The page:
Everyone at Kenilworth Road has been saddened to learn of the death of Matt Tees at the age of 81.
Johnstone (Scotland) born Matt started his football with Airdrie before accepting the chance to play in the Football League with Grimsby in 1963.
Matt formed a lethal strike partnership with another future Hatter, Rodney Green, leading to the pair of them moving to Charlton for a joint fee of £23,000 in 1967.
Luton manager Alec Stock had money to spend following the sale of Bruce Rioch in the summer of 1969, but bided his time before paying out £25,000 for Matt who he saw as the perfect partner for young forward Malcolm Macdonald.
Matt signed for Luton on 28th August 1969 at London Airport (not Heathrow in those days) at 8.30am so that club secretary Bob Readhead could get on a plane to Blackpool to ensure the player could be registered at the Football League HQ in Lytham by the 3pm deadline for the Hatters' game at Gillingham on the following Saturday.
Making his debut in a rough, both on and off the pitch, game at Priestfield which the Hatters won 2-0, Matt received a battering but seemed to relish the challenge. He scored on his home debut the following week in a 4-0 win over Bristol Rovers, and it soon became clear that he was forging a great partnership with the young Macdonald.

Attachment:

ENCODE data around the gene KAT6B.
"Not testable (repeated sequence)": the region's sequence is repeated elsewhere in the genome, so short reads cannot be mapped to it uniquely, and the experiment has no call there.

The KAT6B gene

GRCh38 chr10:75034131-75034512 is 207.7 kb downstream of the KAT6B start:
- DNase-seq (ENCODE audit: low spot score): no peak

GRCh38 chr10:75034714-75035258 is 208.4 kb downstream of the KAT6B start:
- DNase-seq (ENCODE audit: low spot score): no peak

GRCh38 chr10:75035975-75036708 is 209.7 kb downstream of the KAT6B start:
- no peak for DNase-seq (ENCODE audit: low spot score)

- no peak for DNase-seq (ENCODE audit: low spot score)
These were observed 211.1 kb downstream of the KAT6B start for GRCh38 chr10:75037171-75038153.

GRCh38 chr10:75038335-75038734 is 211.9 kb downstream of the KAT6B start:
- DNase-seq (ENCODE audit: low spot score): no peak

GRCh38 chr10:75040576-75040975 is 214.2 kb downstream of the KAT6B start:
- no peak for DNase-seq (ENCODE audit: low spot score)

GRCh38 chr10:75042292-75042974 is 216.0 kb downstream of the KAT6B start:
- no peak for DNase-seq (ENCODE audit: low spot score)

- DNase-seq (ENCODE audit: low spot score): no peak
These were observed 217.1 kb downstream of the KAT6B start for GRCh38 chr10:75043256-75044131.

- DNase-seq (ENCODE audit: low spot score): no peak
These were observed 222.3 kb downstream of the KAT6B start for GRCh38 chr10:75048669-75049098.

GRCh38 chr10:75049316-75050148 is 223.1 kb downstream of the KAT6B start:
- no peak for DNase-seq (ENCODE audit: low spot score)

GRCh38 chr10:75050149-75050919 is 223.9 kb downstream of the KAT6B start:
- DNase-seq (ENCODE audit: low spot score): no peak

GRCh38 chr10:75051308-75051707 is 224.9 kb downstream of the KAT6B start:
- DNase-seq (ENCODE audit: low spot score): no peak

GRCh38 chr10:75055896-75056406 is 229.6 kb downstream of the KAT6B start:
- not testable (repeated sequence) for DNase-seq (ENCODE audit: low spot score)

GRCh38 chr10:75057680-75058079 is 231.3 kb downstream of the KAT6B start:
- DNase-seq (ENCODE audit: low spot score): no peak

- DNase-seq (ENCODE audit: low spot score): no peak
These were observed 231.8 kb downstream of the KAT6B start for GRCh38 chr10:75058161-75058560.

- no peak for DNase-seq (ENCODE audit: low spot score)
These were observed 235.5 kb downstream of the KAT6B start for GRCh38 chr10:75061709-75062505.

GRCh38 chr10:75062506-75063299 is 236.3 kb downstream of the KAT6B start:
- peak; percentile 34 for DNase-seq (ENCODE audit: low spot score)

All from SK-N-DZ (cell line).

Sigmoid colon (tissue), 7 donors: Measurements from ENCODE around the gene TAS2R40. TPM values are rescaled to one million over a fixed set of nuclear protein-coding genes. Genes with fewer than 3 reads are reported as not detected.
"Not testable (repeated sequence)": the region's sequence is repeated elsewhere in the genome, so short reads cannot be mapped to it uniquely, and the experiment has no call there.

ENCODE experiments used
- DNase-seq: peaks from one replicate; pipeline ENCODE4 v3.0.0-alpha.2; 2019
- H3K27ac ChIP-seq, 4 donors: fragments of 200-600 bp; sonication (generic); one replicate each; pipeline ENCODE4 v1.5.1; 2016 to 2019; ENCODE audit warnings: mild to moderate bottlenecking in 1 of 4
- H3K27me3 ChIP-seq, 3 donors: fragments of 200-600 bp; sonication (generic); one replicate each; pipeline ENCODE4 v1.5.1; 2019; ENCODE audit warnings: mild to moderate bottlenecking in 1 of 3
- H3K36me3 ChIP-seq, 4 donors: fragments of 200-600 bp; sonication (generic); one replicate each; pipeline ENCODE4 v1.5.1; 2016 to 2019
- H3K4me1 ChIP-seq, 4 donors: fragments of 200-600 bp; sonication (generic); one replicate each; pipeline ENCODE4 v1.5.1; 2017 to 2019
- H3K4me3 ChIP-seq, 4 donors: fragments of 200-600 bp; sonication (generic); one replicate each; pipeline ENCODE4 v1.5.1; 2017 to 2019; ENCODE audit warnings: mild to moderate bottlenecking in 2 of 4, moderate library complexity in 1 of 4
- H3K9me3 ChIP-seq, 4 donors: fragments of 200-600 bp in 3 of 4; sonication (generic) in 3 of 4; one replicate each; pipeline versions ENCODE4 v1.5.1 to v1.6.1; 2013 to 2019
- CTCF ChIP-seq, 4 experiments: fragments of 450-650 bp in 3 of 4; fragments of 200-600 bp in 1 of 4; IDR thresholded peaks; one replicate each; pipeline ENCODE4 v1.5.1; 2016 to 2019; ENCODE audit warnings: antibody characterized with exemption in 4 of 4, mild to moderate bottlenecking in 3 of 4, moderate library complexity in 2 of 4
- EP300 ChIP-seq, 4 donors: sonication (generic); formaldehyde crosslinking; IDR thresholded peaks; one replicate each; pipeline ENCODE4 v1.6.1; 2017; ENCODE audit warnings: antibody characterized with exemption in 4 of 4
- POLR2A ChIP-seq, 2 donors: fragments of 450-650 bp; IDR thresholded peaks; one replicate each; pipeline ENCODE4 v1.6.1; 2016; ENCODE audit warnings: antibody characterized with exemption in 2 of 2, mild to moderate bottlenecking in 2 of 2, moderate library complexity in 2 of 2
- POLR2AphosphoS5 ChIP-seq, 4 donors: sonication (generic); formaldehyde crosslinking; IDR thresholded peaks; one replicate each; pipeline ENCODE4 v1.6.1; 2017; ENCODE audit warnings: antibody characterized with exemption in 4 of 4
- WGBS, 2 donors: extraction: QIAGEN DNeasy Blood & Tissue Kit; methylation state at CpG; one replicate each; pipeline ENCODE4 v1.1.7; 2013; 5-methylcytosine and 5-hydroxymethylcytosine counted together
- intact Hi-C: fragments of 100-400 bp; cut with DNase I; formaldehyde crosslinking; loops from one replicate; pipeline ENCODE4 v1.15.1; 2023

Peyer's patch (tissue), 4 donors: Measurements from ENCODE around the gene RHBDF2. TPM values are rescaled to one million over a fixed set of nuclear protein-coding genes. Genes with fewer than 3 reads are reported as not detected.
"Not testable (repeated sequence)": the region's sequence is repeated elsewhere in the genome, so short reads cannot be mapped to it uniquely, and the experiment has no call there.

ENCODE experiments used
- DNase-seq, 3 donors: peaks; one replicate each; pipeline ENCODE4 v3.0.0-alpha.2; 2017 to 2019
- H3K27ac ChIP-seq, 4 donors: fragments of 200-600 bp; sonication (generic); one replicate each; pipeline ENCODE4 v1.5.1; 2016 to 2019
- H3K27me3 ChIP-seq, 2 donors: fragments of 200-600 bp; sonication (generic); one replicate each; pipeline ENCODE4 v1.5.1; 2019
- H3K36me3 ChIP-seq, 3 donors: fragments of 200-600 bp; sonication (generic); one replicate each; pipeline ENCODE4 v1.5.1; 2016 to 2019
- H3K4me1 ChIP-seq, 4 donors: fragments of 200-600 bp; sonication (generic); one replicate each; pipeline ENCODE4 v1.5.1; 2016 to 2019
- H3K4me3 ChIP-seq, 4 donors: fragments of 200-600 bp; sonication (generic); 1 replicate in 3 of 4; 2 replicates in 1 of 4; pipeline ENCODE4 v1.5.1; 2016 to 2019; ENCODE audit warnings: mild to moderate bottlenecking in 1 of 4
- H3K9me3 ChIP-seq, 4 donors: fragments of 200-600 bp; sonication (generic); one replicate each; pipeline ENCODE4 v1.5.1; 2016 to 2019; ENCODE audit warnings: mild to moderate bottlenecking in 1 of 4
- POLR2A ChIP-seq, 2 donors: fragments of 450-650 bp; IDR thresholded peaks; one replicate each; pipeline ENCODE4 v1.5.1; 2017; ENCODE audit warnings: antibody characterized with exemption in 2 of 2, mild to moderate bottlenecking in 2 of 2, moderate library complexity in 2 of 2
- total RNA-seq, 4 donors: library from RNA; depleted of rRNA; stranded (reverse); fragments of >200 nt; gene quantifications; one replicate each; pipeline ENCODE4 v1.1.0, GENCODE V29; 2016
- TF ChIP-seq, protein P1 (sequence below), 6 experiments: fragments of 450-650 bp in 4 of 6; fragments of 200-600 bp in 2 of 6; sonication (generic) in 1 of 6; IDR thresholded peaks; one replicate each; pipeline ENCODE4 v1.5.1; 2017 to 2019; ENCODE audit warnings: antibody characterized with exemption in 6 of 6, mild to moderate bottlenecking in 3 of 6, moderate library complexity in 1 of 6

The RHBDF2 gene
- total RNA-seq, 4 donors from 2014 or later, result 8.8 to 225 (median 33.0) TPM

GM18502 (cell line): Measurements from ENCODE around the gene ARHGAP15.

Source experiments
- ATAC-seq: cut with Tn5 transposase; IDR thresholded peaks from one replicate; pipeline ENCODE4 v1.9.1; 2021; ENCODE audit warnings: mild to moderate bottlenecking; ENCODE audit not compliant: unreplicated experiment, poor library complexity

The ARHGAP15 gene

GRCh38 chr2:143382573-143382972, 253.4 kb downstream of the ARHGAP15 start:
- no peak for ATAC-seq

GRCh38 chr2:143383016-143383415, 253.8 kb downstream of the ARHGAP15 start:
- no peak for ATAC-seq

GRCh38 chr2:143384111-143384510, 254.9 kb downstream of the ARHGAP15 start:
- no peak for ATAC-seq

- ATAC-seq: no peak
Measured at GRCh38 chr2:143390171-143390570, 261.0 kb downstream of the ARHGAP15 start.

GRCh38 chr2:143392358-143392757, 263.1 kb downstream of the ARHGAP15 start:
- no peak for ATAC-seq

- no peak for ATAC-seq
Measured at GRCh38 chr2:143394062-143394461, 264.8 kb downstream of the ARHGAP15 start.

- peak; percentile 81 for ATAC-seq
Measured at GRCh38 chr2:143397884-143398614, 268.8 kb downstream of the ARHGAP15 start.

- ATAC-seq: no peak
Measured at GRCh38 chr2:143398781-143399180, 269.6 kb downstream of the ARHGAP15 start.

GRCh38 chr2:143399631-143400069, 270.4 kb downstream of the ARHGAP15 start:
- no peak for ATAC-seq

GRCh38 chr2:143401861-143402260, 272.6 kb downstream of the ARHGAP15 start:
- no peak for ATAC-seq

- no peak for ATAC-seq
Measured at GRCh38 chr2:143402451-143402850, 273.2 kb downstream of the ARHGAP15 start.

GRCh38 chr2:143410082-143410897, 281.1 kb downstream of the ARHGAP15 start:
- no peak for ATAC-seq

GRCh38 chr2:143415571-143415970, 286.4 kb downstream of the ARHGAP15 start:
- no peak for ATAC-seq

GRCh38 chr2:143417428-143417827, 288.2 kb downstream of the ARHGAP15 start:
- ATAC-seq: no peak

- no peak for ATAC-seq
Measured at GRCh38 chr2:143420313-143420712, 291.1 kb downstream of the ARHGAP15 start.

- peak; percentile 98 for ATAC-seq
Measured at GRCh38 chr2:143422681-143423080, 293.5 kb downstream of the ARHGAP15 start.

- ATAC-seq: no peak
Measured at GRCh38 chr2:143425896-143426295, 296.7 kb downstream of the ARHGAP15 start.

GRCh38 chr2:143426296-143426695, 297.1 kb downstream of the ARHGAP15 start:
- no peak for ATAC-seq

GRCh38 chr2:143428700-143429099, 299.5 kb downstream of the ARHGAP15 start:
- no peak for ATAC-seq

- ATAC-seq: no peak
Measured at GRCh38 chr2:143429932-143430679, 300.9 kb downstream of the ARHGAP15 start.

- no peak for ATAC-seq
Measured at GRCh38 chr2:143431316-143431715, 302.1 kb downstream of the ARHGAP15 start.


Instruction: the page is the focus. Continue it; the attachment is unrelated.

Matt Tees did not look like a goalscoring striker as it often appeared that a puff of wind would blow him over. He was, though, incredibly strong and brave and for a relatively short man, amazingly good with his head with the rare ability to hover in the air while defenders were on their way back down.
Matt played in 32 League games in that 1969/70 campaign, scoring 11 goals without which the Hatters would not have won promotion to Division Two (now the Championship), and it is certain that Malcolm Macdonald would not have gone on to greater things without the tutelage he enjoyed during the year he and Matt played together.
Matt played three games in the early part of the following season but then lost his place to Don Givens, before returning to his spiritual home of Blundell Park, where it all began for him and where he holds well deserved legendary status.
Our condolences go out to all his family and friends.
(Main picture caption: Matt Tees showing his prodigious leap during a 5-0 win at Kenilworth Road against Bradford City in 1969)